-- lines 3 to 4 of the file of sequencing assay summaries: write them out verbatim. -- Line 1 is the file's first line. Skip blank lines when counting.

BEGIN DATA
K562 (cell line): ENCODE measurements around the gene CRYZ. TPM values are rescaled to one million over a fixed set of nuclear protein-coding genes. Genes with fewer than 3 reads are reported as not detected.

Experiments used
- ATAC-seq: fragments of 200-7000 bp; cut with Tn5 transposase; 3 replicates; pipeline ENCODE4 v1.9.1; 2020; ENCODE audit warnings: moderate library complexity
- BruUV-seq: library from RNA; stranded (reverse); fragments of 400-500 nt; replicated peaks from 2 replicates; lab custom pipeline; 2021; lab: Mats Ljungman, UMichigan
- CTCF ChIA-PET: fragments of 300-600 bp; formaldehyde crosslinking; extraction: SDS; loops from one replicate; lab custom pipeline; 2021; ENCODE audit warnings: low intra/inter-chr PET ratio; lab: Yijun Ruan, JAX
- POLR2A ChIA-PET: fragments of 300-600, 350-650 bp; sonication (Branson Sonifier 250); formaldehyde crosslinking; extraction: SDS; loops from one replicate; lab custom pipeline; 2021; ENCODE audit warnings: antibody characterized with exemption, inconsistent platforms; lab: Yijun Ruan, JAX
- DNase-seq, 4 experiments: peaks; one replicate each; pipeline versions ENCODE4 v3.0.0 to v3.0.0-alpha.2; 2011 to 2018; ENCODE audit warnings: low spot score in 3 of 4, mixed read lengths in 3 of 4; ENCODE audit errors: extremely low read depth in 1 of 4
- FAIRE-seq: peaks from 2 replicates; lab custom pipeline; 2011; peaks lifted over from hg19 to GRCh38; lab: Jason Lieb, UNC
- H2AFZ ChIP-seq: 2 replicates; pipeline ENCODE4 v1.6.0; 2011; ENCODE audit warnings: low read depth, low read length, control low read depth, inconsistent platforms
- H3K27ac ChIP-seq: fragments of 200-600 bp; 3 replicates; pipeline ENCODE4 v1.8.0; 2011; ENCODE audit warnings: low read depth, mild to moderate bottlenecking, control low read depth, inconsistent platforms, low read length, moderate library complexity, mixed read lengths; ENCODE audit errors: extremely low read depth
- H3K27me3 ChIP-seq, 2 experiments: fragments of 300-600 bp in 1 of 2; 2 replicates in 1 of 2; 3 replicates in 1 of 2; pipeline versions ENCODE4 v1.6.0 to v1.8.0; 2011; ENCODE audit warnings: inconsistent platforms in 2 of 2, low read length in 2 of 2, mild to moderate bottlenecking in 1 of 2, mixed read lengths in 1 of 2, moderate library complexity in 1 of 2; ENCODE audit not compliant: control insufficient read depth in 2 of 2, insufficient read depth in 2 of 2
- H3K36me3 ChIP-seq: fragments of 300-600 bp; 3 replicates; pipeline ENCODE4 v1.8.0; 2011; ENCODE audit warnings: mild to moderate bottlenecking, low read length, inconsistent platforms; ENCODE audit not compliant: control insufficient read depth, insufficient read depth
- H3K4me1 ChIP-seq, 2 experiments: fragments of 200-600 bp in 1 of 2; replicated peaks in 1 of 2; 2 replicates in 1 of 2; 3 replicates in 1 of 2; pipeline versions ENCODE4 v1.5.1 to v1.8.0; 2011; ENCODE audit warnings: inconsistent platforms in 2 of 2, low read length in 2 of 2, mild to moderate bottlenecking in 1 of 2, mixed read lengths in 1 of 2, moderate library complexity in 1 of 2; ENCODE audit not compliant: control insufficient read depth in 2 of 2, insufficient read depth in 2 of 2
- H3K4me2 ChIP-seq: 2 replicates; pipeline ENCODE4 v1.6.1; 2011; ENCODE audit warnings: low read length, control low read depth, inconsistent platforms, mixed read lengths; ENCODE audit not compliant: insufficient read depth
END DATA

- ATAC-seq: fragments of 200-7000 bp; cut with Tn5 transposase; 3 replicates; pipeline ENCODE4 v1.9.1; 2020; ENCODE audit warnings: moderate library complexity
- BruUV-seq: library from RNA; stranded (reverse); fragments of 400-500 nt; replicated peaks from 2 replicates; lab custom pipeline; 2021; lab: Mats Ljungman, UMichigan